1. By most accounts, Wisconsin Gov. Scott Walker performed ably in his first debate against Milwaukee Mayor Tom Barrett, his Democratic challenger in the recall election. But how many people really watched a Friday night debate before Memorial Day weekend? The scheduling gave Walker a good dry run before the next debate, when presumably more people will be paying attention.
2. The Texas Republican Senate primary will take place immediately after Memorial Day, with Lt. Gov. David Dewhurst hoping to avoid a runoff against Tea Party-backed conservative Ted Cruz. Dewhurst has been hovering around the necessary 50 percent mark in some surveys, so he has moved in for the kill by trying to associate Cruz with amnesty for illegal immigrants and calling Dallas Mayor Tom Leppert a liberal. Cruz has fired back that Dewhurst is trafficking in bigotry. From my view, Dewhurst's ad is misleading and Cruz' charge is a risky one in a GOP primary.
3. Barack Obama's weak showing in last week's Democratic primaries in Arkansas and Kentucky, following similar problems in West Virginia, Oklahoma, Alabama, North Carolina, and Louisiana, raises red flags for the incumbent president. Of these states, only North Carolina will actually be in play this fall. But it does speak to Obama's problems appealing to a kind of voter that will be well represented in genuine swing states like Ohio and Pennsylvania. Sean Trende covered this well in an analysis for RealClearPolitics.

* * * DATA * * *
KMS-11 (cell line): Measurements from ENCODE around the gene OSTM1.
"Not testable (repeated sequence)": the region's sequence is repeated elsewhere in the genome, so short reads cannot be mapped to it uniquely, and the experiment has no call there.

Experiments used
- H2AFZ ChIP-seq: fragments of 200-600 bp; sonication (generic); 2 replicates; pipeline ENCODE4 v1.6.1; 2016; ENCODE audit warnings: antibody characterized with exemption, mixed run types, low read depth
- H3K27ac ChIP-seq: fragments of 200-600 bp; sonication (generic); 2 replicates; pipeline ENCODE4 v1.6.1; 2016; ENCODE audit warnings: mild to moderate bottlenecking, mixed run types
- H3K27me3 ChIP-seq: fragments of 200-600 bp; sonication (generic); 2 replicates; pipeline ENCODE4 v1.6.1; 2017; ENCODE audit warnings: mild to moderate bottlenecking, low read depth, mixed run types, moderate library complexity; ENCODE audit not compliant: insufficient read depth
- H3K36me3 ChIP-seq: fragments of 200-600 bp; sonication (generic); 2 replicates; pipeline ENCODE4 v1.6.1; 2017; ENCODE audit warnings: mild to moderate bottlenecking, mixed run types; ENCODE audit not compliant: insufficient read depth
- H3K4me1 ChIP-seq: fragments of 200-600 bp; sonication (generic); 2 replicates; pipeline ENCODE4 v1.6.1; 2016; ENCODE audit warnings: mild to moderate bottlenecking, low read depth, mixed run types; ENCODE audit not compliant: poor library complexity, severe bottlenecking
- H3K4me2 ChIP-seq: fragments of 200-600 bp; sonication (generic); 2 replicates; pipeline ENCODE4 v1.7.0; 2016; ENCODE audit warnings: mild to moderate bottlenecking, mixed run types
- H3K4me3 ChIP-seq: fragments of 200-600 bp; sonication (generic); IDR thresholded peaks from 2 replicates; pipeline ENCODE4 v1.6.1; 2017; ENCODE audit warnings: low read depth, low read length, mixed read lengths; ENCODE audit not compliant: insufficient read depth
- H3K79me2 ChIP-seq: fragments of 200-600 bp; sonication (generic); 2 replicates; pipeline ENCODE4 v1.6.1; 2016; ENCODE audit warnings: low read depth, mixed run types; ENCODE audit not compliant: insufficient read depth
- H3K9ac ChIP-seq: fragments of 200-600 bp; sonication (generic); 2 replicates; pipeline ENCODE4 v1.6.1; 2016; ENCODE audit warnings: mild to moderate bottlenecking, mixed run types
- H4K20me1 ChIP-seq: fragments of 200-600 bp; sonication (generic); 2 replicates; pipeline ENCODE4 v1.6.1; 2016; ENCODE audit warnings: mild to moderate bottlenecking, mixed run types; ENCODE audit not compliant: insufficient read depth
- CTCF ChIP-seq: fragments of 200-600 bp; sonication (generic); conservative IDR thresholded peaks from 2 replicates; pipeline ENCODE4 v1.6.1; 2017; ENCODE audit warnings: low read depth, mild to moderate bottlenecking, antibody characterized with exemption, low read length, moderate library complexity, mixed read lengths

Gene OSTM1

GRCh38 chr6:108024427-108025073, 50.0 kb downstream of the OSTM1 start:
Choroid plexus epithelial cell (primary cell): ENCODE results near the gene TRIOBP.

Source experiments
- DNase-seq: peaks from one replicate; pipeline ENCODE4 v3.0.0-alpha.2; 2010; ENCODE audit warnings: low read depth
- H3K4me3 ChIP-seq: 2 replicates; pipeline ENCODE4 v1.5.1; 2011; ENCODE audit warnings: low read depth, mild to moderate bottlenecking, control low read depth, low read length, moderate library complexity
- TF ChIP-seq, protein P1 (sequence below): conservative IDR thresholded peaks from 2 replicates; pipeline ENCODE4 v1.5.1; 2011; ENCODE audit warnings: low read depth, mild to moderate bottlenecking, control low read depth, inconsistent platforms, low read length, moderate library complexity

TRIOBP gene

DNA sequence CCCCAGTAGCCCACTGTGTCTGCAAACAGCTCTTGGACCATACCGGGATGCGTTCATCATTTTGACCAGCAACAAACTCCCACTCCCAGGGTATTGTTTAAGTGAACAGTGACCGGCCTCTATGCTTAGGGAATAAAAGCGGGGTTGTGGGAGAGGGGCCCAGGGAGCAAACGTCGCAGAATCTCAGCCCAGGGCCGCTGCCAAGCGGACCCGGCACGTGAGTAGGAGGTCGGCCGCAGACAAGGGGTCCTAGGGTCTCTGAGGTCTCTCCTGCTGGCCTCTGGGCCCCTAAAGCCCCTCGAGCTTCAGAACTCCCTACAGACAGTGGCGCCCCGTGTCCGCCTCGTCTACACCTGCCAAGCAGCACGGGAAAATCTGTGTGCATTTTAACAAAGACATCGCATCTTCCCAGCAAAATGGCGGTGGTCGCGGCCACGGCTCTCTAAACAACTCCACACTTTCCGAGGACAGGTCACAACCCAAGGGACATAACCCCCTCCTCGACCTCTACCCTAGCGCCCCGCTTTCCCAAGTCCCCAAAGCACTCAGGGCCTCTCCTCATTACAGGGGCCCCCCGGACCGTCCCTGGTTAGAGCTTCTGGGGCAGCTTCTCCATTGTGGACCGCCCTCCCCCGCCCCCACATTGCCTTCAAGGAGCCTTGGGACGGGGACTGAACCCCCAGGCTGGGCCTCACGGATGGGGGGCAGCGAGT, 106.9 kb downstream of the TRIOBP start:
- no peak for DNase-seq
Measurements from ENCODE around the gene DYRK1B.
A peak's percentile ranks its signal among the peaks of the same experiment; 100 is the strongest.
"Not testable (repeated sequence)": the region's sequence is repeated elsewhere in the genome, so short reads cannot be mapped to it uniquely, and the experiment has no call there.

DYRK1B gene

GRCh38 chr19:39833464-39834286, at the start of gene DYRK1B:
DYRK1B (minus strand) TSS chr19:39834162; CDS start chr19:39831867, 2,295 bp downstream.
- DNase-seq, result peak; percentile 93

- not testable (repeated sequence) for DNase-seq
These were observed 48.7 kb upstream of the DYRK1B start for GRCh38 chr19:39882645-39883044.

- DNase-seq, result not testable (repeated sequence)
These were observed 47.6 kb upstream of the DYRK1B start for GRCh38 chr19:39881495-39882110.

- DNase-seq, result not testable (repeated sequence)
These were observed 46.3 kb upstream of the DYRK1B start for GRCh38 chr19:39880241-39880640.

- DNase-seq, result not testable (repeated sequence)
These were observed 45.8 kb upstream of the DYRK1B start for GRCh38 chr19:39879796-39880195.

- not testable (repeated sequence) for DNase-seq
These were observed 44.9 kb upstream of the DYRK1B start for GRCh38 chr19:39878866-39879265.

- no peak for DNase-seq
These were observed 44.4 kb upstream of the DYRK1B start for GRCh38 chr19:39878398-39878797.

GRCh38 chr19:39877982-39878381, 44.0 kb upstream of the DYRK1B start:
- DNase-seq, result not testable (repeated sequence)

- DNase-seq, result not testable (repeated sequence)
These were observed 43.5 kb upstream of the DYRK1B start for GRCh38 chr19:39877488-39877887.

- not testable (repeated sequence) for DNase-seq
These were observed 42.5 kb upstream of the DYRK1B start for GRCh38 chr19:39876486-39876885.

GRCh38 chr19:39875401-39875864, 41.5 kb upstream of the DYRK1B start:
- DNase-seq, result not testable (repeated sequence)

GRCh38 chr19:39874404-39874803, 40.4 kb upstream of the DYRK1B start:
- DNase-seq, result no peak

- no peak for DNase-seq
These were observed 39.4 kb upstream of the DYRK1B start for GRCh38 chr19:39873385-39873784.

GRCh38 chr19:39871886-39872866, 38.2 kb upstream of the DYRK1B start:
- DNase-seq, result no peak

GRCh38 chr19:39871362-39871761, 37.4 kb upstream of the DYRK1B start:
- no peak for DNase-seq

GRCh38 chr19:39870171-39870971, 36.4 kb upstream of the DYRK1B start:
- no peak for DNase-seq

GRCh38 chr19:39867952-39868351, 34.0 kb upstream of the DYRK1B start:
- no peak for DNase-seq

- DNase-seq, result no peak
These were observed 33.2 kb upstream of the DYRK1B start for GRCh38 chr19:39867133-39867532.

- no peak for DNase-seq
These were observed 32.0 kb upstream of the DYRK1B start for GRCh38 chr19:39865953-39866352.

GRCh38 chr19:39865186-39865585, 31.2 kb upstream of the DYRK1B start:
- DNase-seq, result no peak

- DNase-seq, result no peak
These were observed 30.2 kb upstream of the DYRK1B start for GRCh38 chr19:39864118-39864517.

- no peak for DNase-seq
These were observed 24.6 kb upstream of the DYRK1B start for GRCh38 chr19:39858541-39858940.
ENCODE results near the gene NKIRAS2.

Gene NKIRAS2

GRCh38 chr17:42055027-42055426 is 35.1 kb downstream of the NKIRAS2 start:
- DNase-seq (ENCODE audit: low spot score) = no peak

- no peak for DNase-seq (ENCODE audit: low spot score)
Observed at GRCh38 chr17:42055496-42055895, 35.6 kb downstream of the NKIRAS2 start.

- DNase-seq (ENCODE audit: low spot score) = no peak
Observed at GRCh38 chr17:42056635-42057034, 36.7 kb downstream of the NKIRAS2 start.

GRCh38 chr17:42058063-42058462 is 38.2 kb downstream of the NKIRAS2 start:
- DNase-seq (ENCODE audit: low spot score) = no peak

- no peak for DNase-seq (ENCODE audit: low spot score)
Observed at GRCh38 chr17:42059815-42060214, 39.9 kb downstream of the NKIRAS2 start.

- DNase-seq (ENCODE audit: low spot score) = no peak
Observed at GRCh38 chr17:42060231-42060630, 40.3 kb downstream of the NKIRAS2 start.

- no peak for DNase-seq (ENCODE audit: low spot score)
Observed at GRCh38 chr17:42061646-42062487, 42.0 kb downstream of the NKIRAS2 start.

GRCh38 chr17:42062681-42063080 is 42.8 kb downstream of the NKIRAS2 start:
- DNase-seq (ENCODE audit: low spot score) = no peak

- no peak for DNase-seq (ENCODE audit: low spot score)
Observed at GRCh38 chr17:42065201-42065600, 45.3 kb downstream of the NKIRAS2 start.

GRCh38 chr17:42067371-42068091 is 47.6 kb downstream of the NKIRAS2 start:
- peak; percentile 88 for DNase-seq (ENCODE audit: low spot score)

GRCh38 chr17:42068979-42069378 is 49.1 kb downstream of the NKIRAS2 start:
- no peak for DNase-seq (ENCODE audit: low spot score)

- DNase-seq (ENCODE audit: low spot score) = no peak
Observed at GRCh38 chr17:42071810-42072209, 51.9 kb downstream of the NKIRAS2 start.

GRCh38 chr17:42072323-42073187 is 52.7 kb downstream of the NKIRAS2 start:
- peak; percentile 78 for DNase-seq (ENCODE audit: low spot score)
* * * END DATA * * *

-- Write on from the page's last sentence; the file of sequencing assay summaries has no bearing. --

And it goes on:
4. On ABC this morning, George Will asked a pertinent question: Why would it be divisive for the Supreme Court to overturn Obamacare by a 5-4 decision, but not divisive for the court to uphold the unpopular law by 5-4?
5. All week long, Obama faced surprising Democratic backlash against his attacks on Mitt Romney's Bain record. Cory Booker and Harold Ford have frequently tried to appeal to centrists, but Ed Rendell is a pretty partisan figure.
6. A worthwhile statement from Rep. Jeff Miller, the Florida Republican who chairs the House Veterans Committee, about this weekend: "This Monday, as a nation, we will observe Memorial Day. Memorial Day is not just for barbeques, shopping, or having the day off from work. It is the day of the year all Americans should remember and reflect upon those who have fought for our country and who now lay in peace."
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